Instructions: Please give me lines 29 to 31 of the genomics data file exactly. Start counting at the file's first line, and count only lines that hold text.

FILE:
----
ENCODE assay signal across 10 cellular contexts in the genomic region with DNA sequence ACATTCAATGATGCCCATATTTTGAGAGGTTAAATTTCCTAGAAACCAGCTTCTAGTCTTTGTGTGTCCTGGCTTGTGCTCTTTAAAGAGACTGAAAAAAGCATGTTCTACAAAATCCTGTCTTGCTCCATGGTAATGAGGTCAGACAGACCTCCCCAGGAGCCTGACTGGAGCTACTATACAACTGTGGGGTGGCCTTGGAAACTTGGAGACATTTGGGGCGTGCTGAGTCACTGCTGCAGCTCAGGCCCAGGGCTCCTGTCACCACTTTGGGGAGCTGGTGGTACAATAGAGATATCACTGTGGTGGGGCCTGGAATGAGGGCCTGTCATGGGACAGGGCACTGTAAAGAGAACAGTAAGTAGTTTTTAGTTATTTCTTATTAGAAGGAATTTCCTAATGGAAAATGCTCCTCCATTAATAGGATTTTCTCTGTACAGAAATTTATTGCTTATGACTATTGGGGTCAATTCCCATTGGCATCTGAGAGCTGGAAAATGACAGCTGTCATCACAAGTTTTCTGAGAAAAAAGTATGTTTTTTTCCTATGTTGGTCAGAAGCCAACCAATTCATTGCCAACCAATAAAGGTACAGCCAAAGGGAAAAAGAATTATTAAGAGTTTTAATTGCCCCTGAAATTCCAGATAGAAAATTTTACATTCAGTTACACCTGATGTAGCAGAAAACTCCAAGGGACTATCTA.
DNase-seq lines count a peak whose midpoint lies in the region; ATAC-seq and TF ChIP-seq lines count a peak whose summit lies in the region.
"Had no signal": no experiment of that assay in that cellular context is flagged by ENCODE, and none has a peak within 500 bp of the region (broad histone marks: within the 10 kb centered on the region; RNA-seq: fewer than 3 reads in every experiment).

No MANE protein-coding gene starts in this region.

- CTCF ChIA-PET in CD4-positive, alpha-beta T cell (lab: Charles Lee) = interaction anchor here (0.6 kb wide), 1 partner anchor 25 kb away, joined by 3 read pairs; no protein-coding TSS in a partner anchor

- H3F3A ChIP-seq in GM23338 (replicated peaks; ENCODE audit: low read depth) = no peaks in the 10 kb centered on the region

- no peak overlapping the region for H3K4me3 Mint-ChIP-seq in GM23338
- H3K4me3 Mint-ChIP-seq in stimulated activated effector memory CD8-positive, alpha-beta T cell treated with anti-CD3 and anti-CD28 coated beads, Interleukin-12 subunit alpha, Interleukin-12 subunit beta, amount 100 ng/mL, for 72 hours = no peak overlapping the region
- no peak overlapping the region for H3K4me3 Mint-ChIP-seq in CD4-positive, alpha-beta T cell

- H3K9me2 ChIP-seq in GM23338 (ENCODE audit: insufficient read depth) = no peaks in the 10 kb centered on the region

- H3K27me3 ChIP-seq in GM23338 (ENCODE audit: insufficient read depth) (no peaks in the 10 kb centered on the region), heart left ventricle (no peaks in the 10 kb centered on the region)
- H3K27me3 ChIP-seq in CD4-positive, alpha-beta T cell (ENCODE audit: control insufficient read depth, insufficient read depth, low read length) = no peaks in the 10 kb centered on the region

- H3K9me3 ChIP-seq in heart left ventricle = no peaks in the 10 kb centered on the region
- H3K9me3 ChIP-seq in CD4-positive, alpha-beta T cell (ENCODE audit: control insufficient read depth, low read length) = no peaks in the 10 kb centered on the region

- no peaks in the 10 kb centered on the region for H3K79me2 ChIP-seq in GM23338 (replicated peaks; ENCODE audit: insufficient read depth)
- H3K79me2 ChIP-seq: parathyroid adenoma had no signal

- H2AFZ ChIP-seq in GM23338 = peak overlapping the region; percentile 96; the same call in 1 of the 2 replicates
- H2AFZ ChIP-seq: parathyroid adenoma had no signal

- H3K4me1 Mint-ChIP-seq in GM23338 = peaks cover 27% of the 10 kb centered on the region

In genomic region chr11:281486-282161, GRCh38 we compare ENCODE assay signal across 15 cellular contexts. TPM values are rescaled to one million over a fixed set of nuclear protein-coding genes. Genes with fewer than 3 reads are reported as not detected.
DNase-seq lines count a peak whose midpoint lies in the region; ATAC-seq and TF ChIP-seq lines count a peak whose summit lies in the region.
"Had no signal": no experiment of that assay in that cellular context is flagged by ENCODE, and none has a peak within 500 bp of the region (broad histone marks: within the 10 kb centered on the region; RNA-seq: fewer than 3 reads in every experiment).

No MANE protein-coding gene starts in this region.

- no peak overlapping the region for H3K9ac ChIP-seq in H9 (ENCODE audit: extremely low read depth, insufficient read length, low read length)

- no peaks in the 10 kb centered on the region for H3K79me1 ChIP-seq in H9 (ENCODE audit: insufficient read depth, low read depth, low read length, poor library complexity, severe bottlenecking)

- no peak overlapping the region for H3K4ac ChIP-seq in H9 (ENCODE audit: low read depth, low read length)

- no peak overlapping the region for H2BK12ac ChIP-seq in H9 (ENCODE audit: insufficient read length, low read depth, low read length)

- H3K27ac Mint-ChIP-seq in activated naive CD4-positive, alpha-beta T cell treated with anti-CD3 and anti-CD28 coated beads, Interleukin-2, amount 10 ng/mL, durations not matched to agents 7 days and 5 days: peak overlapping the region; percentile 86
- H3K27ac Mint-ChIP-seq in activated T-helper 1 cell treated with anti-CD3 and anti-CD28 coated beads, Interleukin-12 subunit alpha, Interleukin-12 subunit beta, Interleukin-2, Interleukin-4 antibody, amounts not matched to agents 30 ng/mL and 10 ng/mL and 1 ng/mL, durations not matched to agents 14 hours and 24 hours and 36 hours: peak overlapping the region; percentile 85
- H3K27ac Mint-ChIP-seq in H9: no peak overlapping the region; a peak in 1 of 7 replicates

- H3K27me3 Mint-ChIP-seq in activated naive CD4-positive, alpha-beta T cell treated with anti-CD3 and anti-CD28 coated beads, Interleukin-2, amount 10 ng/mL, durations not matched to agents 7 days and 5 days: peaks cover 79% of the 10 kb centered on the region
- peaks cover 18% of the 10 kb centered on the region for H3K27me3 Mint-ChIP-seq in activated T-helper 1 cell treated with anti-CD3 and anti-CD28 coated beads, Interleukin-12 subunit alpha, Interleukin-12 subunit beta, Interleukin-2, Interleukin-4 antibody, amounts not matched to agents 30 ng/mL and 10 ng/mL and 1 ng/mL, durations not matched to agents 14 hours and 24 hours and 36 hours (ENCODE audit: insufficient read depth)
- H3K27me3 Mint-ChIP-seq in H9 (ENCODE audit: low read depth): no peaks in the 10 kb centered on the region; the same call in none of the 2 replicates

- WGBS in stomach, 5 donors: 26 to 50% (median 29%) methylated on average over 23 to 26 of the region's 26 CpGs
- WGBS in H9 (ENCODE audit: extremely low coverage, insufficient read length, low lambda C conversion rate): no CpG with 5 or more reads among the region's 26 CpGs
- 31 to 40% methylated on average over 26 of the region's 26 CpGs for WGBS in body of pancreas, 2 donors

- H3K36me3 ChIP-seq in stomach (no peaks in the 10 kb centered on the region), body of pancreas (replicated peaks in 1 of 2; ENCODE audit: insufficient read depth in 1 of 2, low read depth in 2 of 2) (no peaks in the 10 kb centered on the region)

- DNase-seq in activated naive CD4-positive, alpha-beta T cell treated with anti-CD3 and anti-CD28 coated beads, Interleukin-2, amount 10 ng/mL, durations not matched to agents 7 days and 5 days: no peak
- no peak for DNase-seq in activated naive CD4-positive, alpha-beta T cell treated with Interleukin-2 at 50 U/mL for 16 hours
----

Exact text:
- H3K27ac Mint-ChIP-seq in activated T-helper 1 cell treated with anti-CD3 and anti-CD28 coated beads, Interleukin-12 subunit alpha, Interleukin-12 subunit beta, Interleukin-2, Interleukin-4 antibody, amounts not matched to agents 30 ng/mL and 10 ng/mL and 1 ng/mL, durations not matched to agents 14 hours and 24 hours and 36 hours: peak overlapping the region; percentile 85
- H3K27ac Mint-ChIP-seq in H9: no peak overlapping the region; a peak in 1 of 7 replicates

- H3K27me3 Mint-ChIP-seq in activated naive CD4-positive, alpha-beta T cell treated with anti-CD3 and anti-CD28 coated beads, Interleukin-2, amount 10 ng/mL, durations not matched to agents 7 days and 5 days: peaks cover 79% of the 10 kb centered on the region